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Issue #68 - Beveling Glass
March 31, 2014
Hot Out of the Kiln
It is the end of March and the Glass Expo is again behind us and will be back in a year.
Have you ever gone to the Glass Expo?
It is on my “To Do” list, and someday I will finally make it there.
I would like to take a couple of classes, but don’t know if it is worth the price they are asking, so I might just go and see all of the displays and of course purchase some desired glass fusing materials.
If you went this year, or in past years, share your thoughts on this event, and let us all know if it is indeed worth the price.
Also, if you would like to share some of your pictures, we would love to put them in the next e-magazine.
I am again working on the e-magazine, and have a couple of projects I am thinking about doing for the next issue.
We are always looking for individuals to share some of their projects, so please drop us a line.
You don’t have to be a writer to impart your insights with others, and I know lots of people would love to hear what you have to share.
If you haven’t purchased the Spring issue of the e-magazine, it can still be purchased by clicking here.
A big thank you to everyone who wrote to assist me in getting my kiln lid set up.
There were some very helpful tips and I will share them in this e-zine.
Until next month…keep it hot!
1. Feature Article
2. Quote of the Month
3. Glass Fusing Books and DVDs
4. Reader Responses
5. Tips and Tricks
6. Share the Site
7. What's New
8. Product Review
Beveling glass is accomplished by creating an angled surface around the edges of thick glass.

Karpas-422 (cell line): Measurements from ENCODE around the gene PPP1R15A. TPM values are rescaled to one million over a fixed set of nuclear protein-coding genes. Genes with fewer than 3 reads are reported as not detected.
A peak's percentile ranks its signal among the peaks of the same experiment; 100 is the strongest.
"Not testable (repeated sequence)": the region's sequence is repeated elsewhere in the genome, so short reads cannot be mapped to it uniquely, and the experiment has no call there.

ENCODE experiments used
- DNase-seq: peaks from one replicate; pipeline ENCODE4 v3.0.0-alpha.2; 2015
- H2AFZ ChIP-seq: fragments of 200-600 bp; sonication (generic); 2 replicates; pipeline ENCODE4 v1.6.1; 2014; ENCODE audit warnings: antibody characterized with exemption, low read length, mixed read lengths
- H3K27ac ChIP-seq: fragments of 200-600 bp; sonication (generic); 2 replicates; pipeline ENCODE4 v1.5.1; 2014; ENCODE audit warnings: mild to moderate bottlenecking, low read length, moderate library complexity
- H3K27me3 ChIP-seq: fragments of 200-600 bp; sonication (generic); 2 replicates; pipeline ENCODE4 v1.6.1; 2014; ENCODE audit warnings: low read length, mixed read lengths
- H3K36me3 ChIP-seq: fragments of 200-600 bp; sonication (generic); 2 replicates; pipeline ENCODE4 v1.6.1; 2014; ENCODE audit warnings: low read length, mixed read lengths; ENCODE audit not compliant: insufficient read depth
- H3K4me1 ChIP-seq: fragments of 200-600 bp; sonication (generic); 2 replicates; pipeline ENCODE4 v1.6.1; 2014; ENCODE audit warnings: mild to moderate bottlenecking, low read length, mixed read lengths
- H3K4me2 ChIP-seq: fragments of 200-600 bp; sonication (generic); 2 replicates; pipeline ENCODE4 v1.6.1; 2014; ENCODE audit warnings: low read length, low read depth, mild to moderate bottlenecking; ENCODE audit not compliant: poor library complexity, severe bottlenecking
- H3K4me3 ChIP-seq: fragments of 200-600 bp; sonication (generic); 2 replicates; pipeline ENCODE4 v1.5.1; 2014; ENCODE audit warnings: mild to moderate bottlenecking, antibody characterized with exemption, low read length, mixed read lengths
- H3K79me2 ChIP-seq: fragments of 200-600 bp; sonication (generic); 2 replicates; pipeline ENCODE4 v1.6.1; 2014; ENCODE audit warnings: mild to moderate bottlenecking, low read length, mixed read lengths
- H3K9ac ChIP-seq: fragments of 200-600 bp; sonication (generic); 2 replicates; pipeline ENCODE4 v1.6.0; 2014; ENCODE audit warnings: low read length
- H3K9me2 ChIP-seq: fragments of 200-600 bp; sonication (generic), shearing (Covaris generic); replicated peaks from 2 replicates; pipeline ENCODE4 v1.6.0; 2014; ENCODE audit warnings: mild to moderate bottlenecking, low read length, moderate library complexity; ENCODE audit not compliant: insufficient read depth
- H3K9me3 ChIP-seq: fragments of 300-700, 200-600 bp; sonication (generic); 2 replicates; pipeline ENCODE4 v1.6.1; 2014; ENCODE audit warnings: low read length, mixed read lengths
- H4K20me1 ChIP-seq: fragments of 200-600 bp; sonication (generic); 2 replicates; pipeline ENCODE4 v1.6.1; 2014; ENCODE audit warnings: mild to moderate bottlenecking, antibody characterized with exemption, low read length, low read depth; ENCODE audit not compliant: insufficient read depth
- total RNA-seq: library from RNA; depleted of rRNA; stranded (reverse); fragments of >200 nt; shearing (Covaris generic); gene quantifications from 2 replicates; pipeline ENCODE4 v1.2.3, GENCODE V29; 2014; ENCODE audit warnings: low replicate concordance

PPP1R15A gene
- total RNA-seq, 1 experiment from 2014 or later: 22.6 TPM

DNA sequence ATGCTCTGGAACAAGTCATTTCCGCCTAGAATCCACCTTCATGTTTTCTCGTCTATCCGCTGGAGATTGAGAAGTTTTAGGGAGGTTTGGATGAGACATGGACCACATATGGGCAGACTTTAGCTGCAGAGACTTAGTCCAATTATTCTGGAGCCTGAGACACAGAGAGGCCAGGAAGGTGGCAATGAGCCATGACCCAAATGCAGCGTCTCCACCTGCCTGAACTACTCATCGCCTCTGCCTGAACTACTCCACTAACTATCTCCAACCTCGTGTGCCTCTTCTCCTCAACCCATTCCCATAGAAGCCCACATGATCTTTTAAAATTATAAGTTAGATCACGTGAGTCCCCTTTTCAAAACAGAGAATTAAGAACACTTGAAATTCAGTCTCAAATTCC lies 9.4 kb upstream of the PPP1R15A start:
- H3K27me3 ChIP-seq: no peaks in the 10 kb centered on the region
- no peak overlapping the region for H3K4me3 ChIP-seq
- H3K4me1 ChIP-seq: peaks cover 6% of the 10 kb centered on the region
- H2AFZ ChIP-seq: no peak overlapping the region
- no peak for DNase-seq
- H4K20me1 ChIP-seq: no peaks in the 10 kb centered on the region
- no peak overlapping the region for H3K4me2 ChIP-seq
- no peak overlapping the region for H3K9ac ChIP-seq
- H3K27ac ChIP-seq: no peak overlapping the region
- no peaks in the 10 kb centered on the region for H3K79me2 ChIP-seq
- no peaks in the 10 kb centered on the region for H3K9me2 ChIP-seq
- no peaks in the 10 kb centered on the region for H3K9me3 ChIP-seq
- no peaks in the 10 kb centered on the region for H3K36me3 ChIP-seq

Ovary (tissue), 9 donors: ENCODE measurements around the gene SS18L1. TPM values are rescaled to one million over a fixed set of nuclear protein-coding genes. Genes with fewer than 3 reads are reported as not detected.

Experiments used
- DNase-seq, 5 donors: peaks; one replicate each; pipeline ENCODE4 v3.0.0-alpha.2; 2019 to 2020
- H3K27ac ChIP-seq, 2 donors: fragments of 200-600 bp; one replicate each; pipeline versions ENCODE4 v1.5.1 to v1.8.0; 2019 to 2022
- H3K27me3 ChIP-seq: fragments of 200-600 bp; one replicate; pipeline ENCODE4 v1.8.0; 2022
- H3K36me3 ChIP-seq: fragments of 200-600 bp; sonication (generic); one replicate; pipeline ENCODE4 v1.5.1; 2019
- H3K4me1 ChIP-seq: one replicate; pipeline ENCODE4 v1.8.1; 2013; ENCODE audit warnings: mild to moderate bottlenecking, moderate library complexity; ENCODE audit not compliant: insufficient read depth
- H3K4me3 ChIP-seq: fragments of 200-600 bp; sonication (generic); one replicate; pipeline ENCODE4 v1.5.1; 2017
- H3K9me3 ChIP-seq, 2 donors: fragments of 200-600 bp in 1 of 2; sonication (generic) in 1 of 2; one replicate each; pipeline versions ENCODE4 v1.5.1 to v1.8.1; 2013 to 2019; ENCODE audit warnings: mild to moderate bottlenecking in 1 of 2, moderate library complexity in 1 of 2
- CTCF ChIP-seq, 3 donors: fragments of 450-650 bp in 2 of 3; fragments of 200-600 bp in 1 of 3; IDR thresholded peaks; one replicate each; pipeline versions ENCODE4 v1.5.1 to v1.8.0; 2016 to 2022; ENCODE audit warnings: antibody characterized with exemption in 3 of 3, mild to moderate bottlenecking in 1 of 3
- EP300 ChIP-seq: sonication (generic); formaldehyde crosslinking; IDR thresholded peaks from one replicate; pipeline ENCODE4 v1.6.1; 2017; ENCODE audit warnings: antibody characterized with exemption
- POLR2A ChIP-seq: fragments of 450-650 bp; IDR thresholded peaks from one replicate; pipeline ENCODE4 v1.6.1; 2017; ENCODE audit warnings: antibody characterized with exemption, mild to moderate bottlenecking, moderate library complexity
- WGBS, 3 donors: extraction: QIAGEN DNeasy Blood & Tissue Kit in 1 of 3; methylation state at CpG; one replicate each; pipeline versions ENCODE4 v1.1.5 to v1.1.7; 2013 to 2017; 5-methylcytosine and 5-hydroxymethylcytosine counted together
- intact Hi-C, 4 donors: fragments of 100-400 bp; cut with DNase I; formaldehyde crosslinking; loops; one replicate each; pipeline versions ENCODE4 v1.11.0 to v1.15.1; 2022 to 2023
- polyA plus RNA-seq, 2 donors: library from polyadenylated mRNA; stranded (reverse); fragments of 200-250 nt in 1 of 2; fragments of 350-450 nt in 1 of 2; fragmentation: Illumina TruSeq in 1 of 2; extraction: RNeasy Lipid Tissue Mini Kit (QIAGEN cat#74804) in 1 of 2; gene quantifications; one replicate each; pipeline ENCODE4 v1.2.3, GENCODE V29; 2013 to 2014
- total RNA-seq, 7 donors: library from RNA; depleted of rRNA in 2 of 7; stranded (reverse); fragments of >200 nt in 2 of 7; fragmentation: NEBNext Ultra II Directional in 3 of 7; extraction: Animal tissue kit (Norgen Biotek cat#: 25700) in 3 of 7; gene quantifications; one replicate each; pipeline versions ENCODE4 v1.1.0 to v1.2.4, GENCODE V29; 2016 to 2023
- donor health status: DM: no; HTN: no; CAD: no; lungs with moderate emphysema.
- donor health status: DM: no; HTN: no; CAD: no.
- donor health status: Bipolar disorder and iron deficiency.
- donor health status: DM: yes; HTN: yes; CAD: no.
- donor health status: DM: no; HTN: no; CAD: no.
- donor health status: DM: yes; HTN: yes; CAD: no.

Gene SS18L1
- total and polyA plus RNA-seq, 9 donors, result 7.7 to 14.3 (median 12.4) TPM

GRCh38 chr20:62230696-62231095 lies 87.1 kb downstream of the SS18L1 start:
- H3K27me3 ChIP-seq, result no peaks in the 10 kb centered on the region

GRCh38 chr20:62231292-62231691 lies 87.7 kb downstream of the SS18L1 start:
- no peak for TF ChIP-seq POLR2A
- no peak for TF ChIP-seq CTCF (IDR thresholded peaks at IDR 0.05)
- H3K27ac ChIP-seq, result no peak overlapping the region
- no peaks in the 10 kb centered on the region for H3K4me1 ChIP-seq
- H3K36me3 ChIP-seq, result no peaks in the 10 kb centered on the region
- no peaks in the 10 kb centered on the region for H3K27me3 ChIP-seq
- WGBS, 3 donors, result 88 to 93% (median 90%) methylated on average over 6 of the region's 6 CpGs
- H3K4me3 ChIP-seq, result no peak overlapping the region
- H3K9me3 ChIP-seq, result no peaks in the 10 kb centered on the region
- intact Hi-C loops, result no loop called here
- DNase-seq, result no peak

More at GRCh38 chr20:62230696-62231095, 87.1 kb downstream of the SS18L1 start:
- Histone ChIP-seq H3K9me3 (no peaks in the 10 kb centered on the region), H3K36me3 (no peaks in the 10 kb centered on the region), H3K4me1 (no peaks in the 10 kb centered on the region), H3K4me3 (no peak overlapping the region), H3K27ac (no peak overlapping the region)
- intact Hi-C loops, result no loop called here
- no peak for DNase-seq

Beveled glass can be accomplished easily by using a wet belt sander.
The glass must be thick enough to accomplish this technique.
My piece is four layers thick and has been fused to a tack fuse so that all the layers are sealed together.
I have also seen this done by gluing glass together using an ultra-violet glue and light.
Once this has been accomplished, it is time to use a wet belt sander to grind the edges in an angle.
1. Fill the reservoir on the wet belt sander with water. Make sure that there is enough to saturate the sponge and that the belt is indeed wet when turned.
2. Adjust the platform on the wet belt sander to the your preferred angle.
3. Starting with the coarsest belt (80 grit), grind around all sides until each side is completely ground and even. Then turn your piece upside down and using the platform grind the glass edges to your selected angle.
4. Once you are satisfied with the results change the 80 Grit belt to the 120 Grit belt and go over all the sides, then continue with the 400 Grit belt and finish with the cork belt.
5. Attach a glue on bail to the bevel glass to turn piece into pendant.
Our greatest glory is not in never failing, but in rising up every time we fail – Ralph Waldo Emerson
Have you been wanting to learn the hot craft of glass fusing, but don't know where to begin?
Whether you enjoy watching movies to learn the techniques, or having a book to refer to as you learn, these learning tools will assist you in your progress.
If you don't have access to glass fusing classes, or want to learn some of the techniques that are not generally taught at these instructional settings, look no further.
I am trying to add new and exciting information all the time, and these learning materials are the newest items added to the site to help others learn glass fusing procedures.
To view or purchase any of the DVDs, Books, E-books or Downloadable Movies, click here.
TIP - If downloading any of the downloadable movies, keep in mind that they are very large files.
If you purchase and want to download any of these large files, you might consider using a product like the Free Download Manager.
It is a free product that needs to be downloaded and installed on your computer.
It will increase the download speed and decrease the time required to download the product.
Just a note--you could make a helping hand for you kiln lid by getting a small pully--mounting it over the kiln--a length of either HEAVY picture wire or what is called aircraft cable (available in different sizes--thicknesses)--a few clamps--and some weights--counter balance the whole thing--and it will work fine--i did one --and have used them at the studio here.